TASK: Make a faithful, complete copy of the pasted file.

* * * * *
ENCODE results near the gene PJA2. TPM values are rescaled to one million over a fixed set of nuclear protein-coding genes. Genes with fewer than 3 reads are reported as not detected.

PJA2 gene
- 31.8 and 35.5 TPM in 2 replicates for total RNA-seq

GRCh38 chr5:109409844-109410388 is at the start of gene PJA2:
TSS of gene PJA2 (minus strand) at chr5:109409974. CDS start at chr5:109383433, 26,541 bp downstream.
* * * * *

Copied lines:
ENCODE results near the gene PJA2. TPM values are rescaled to one million over a fixed set of nuclear protein-coding genes. Genes with fewer than 3 reads are reported as not detected.

PJA2 gene
- 31.8 and 35.5 TPM in 2 replicates for total RNA-seq

GRCh38 chr5:109409844-109410388 is at the start of gene PJA2:
TSS of gene PJA2 (minus strand) at chr5:109409974. CDS start at chr5:109383433, 26,541 bp downstream.